Airbnb Expands In Africa

With almost 20000 homes being shared in South Africa alone and the number of people staying in an Airbnb when travelling into Africa is more than tripling every year. It seems like the sharing economy is gaining momentum in Africa and the sharing economy is not just about economy, it’s about travel and the new way to experience a destination.

AirBNB

#1     Sharing economy – What’s mine is yours 

Studies show that the global sharing economy is already worth more than 220 billion South African Rand a year and could easily grow to 20 times that (335 billion USD) by 2026

#2     Unique accommodations – Love this? Live there!

Unusual and unique accommodations are definitely on the rise. Airbnb’s most booked listing is a treehouse with 600 more to choose from . Many of those are located in Africa along with more than 1.400 villas and 270 private islands so every African traveller can make his or her childhood dreams come true. 

#3 Staycations, Bleisure and Fake-cations

South Africa is one of the few countries where more than 50% of all trips booked on Airbnb are domestic.  A quick getaway within South Africa  – local Airbnb hosts that provide personal hospitality and tips make a staycation fun and help to see familiar neighbourhoods with  fresh eyes! Also, combining business and pleasure into the now famed buzzword “bleisure” is a trend with a unique listing.

Airbnb empowers regular South Africans to use their homes as economic assets

  • In South Africa in 2015, there were 7,500 active hosts sharing their home. In the last year, the typical host earned an extra 28,000 ZAR by sharing his home
  • The average host is 44 years old and 36 percent are over 50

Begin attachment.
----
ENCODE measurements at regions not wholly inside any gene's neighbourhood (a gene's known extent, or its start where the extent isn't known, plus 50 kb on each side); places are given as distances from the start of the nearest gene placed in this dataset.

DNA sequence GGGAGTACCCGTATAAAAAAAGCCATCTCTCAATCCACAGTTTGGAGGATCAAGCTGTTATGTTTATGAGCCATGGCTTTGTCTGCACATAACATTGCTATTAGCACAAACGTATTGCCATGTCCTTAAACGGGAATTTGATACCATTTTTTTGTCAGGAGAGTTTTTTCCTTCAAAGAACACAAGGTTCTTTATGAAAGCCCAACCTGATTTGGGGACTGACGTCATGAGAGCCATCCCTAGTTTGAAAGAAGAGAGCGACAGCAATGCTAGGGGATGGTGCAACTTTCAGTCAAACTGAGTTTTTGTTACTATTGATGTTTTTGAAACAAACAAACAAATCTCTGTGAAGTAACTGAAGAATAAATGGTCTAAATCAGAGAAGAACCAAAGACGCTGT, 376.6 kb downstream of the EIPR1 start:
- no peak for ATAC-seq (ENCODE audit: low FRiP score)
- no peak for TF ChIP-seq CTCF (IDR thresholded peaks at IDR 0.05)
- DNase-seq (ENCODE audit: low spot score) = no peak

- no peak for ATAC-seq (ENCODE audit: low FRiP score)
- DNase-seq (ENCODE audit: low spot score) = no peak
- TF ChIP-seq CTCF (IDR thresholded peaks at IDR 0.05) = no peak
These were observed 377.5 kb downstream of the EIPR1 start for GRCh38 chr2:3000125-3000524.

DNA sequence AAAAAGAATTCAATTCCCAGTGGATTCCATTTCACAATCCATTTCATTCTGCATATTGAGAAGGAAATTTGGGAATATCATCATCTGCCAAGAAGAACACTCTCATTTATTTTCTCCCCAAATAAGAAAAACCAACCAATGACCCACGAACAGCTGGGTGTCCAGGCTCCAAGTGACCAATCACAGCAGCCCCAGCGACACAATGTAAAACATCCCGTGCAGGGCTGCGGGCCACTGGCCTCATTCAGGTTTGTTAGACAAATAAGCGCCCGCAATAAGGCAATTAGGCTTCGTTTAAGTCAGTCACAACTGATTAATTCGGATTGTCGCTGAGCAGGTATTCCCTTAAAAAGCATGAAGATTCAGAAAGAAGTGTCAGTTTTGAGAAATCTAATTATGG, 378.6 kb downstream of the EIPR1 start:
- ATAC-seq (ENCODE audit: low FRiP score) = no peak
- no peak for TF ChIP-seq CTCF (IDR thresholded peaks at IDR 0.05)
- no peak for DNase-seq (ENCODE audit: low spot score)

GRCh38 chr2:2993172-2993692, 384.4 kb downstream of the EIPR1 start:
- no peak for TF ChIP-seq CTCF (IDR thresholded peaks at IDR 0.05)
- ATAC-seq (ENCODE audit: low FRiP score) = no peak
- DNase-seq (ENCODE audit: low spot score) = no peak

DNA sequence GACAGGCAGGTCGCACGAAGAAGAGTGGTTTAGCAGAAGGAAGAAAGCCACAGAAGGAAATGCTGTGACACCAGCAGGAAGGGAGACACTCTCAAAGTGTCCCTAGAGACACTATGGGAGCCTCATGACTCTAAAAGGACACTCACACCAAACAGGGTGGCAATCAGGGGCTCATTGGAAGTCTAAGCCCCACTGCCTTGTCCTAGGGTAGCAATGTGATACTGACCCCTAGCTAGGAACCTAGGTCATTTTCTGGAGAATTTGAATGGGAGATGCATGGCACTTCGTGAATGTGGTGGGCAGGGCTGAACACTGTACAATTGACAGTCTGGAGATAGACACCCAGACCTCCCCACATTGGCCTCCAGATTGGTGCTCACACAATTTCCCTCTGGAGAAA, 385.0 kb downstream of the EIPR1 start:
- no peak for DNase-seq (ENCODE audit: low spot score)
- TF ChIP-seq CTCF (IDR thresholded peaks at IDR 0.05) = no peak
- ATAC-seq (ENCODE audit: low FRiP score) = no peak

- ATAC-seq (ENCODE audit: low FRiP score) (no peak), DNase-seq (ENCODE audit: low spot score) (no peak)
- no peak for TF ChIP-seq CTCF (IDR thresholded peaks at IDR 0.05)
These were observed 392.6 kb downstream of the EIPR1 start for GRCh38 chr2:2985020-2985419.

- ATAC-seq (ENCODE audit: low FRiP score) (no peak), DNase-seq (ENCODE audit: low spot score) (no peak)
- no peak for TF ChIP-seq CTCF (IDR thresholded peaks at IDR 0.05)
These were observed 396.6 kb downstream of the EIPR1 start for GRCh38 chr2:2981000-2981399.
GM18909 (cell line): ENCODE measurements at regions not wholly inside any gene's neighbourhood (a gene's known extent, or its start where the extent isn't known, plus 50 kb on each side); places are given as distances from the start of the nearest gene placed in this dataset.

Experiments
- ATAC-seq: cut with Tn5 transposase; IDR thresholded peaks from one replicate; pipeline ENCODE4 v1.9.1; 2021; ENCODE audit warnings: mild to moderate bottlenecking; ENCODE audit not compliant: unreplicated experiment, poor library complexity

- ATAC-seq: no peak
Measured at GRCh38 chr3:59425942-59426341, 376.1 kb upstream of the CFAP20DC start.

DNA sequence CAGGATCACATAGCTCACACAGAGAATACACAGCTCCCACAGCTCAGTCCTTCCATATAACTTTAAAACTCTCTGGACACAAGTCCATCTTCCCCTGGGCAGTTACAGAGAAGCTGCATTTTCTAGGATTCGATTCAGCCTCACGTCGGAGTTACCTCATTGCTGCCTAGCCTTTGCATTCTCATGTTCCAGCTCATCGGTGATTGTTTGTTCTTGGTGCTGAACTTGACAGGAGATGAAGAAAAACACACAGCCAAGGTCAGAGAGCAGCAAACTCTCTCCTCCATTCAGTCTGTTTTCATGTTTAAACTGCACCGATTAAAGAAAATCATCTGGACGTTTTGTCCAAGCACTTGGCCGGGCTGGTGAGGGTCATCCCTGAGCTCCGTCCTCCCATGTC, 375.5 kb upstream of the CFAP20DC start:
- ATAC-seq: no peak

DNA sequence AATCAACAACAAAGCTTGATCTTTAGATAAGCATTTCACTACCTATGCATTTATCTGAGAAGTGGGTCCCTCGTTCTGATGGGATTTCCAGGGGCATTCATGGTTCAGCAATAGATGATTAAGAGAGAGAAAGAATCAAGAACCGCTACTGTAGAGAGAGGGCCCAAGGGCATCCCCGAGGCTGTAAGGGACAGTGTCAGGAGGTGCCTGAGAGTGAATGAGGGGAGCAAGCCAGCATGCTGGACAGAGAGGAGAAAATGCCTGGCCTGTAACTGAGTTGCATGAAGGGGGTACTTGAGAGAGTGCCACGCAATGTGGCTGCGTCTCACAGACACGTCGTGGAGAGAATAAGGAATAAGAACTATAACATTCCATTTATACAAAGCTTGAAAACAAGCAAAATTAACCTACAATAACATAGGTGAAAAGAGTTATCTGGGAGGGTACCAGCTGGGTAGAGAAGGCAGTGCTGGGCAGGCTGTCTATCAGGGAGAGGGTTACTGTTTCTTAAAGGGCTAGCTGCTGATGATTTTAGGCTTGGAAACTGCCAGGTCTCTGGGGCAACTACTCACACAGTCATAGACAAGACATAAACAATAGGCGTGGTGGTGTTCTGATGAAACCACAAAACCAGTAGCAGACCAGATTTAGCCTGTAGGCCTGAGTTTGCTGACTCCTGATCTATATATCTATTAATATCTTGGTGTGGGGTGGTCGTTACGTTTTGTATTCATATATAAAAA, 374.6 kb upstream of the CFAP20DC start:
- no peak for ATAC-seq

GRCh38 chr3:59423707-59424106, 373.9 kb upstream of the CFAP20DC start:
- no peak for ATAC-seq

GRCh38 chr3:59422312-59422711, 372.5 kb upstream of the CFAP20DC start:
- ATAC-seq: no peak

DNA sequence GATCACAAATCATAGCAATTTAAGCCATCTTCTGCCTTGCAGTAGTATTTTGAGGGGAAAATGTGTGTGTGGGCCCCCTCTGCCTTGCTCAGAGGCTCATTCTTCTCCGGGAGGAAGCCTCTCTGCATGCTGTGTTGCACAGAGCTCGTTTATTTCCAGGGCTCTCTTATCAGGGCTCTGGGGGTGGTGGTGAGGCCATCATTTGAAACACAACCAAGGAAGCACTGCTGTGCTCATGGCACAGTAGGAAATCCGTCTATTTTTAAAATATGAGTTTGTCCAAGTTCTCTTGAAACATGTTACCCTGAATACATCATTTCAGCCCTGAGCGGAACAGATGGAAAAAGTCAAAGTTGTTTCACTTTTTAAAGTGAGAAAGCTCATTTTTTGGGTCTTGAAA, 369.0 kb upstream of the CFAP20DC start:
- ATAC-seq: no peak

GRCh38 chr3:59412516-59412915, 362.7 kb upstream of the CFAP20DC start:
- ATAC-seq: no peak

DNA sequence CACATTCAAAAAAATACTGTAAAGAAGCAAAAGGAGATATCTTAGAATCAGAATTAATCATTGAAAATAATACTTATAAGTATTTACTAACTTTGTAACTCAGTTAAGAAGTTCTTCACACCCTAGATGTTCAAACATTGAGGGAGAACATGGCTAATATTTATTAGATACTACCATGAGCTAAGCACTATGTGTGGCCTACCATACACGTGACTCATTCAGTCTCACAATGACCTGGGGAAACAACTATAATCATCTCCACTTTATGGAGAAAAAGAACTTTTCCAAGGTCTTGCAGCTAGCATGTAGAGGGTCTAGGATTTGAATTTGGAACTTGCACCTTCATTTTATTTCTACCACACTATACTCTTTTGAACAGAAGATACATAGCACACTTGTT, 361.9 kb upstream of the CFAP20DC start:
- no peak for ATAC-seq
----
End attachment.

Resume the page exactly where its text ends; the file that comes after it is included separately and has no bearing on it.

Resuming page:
Airbnb increases consumer choice and helps grow and diversify travel across South Africa

  • 134,000 guests used Airbnb to visit South Africa in the past year
  • 99,000 South African residents used Airbnb for their travels

Want to try Airbnb?

 

Screen Shot 2016-06-14 at 15.50.13

Now Airbnb Expands in Africa how does it fit in the Southern Africa travel industry?

Nicola D’Elia, Airbnb General Manager for Africa and the Middle East highlights how Airbnb helps to spread benefits to new communities and local businesses: “Airbnb is good news for everyone, providing an economic boost for thousands of South Africans, helping them make ends meet and support their families by hosting on Airbnb. 27% of visitors to Cape Town for example – Airbnb’s largest market in South Africa – tell us that they wouldn’t have come at all or stayed as long if it hadn’t been for Airbnb. Half of those guests spend more money in local shops and restaurants, often following their hosts’ recommendations. Even if it’s just for a night, staying with local hosts will allow visitors to really live there.”

“Airbnb is good news for everyone, providing an economic boost for thousands of South Africans, helping them make ends meet and support their families by hosting on Airbnb. 27% of visitors to Cape Town for example (Airbnb’s largest market in South Africa) tell us that they wouldn’t have come at all or stayed as long if it hadn’t been for Airbnb. Half of those guests spend more money in local shops and restaurants, often following their hosts’ recommendations. Even if it’s just for a night, staying with local hosts will allow visitors to really live in Cape Town.”

Tim Harris, CEO at Wesgro, the tourism, trade and investment promotion agency for Cape Town and the Western Cape, agrees: “Cape Town and the Western Cape is a world class tourism destination. Thanks to Airbnb, more travellers can enjoy the natural beauty our country has to offer in an authentic way. It’s great to see that outside Cape Town, Knysna is the second most popular town with the Airbnb community. This shows how Airbnb hosts are helping to drive visitors across the province, allowing them to experience more of the Western Cape with their local hosts. “

The Economic Impact studies of Airbnb in  cities around the world.